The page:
The name lingers in the memory of those who came of age in the 1950s. The voice, too, hovers in the consciousness. But its all elusive, hard to pinpoint, difficult to place in the chronology of the 1950s. Betty Johnson. Oh yes, Betty Johnson. Ohhhh yes! Betty Johnson. The Tonight Show, Breakfast Club, I Dreamed. Thats Betty Johnson.
This collection of musical numbers will bring back to vivid focus the Betty Johnson of the 1950s, the vocalist who was a keystone in the decades entertainment scene. She would retire in the 1960s and return in the 1990s to record anew and sing in the spotlight of New York Citys nightclub world. But it was the 1950s that made the retirement and comeback significant, for in the 1950s Betty Johnson had become the star that would shimmer in memories for so long.
Americans and she crossed paths at countless junctures throughout the decade. Betty was there to entertain, to dance to, to serenade, to soothe. She appeared on television, radio, and on a basket full of hits, many of which are included here.
Unbelievably, Betty was a regular on two of the most popular programs of the 1950s: ABC radios Breakfast Club and NBCs televisions The Tonight Show. It seemed she touched down at every significant outlet in entertainment. In the early 50s, she tied for first place on Arthur Godfreys Talent Scouts and appeared at the fabled Copacabana nightclub in Manhattan. From there followed invitations to the Ed Sullivan Show and every other television variety show on the air. Her crisp, alluring voice and enchanting, stylish look polished any program on which she sang.
In her live appearances at spots like the Persian Room and the Copa in New York, Blinstrubs in Boston, the Muehlbach Hotel in Kansas City and the Ambassador Room in Los Angeles as well as on the popular state fair circuit where she drew young and old alike, the critical praised poured out for her. Billboards Bob Rolontz caught Bettys 1958 show at the Blue Angel in Manhattan: She handled her singing chores with poise and assurance and showed off a dramatic ability. . . . Miss Johnsons repertoire was unusual enough to keep the overflow audience attentive all the way thru her act. Starting off with Its Good to Be Alive, she turned in a neat reading of The Nearness of You and a sexy chant on Cole Porters All of You. She had the crowd in the palm of her hand with an all-stops-out performance of Something I Dreamed Last Night, and then got them again with the simple folk tune, Who Will Kiss My Ruby Lips.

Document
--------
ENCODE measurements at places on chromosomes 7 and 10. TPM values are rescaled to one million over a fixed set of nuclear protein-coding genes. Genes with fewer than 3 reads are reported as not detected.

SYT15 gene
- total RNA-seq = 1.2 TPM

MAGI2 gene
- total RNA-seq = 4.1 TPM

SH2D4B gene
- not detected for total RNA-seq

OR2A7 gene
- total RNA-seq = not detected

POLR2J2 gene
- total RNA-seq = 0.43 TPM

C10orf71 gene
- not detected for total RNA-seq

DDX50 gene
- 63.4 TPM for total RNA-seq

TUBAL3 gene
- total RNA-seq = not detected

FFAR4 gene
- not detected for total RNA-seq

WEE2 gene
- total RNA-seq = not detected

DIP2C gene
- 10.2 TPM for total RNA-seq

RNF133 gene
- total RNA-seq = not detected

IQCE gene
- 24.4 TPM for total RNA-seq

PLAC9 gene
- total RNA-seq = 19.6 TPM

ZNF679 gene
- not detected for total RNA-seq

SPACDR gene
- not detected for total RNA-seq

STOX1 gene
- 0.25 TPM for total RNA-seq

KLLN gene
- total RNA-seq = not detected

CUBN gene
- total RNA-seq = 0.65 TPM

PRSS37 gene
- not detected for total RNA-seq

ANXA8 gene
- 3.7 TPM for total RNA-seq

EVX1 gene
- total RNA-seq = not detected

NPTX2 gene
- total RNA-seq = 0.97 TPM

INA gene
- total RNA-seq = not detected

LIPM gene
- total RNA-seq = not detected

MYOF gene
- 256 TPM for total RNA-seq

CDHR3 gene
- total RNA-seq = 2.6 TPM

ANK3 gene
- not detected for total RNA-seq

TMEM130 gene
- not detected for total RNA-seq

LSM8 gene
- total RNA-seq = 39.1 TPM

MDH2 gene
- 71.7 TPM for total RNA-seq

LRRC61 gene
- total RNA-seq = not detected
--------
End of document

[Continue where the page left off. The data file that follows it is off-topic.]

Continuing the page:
And with the high-profile and highly-praised appearances came high-profile pop hits: among them, I Dreamed (1956), Little White Lies (1957), 1492 (1957), Dream (1958). Of all Bettys hits, perhaps 1958s Little Blue Man has followed her most closely. The song about an imp who falls for a grown woman tickled the imagination of kids and adults across the nation. (Michael Feinstein a tot in 58 recently asked Betty to autograph his copy of the sheet music.) The team of Betty and her squeaking suitor (whose part, by the way, was sung by songwriter Fred Ebb, not Jack Paar sidekick Hugh Downs as many have assumed) kept Little Blue Man on the Billboard popularity charts for almost four months.
Little Blue Mans success fell right in the middle of one of the 1950s most successful chart runs by a female vocalist who sang in the classic pop vein. The advent of rock and roll bore down cruelly on singers influenced by the Bing Crosby-Ella Fitzgerald era, but Betty, a singer firmly in the Crosby-Fitzgerald camp, weathered the Elvis Presley days better than most. In the late 1950s, as rock and roll blazed, Betty Johnson's music which made few concessions to rock sold strongly. In fact, if one considers Bettys fortunes in the late 1950s against those of, say, Rosemary Clooney, Kay Starr, Peggy Lee, Jaye P. Morgan who all, like Betty, started in the business before rock and roll, Bettys record sales matched and outperformed them. On a ranking of most promising female vocalists in the late 1950s, Billboard placed her ahead of Eydie Gorme, Patsy Cline, Brenda Lee, Keely Smith and Carmen McRae. She fulfilled the promise of the magazines rating throughout the remainder of the 1950s as she toured the nations concert stages, continued to post pop hits, and maintained her prominent place on popular television shows.
For the first time on compact disc and cassette, Betty Johnsons biggest chart ringers appear in one collection. Bettys Hits, Vol. I is a reminder of why she still haunts memories and why, as her career enters the 21st century, audiences are still drawn to the voice.
1.Let Me Be the One
2. I Don't Want To Go To Sleep
3. Only When I Dream
4. Depend On Me
5. Little Blue Man
6. Little White Lies
7. Betty's Bosanova
8. You Can't Get To Heaven
9. Wednesday's Child
10. I'll Wait
11. I Dreamed
12. Does Your Heart Beatr for Me?
15. I Guess I'm Really in Love
16. Beginner's Luck
17. I'll Hold You in My Heart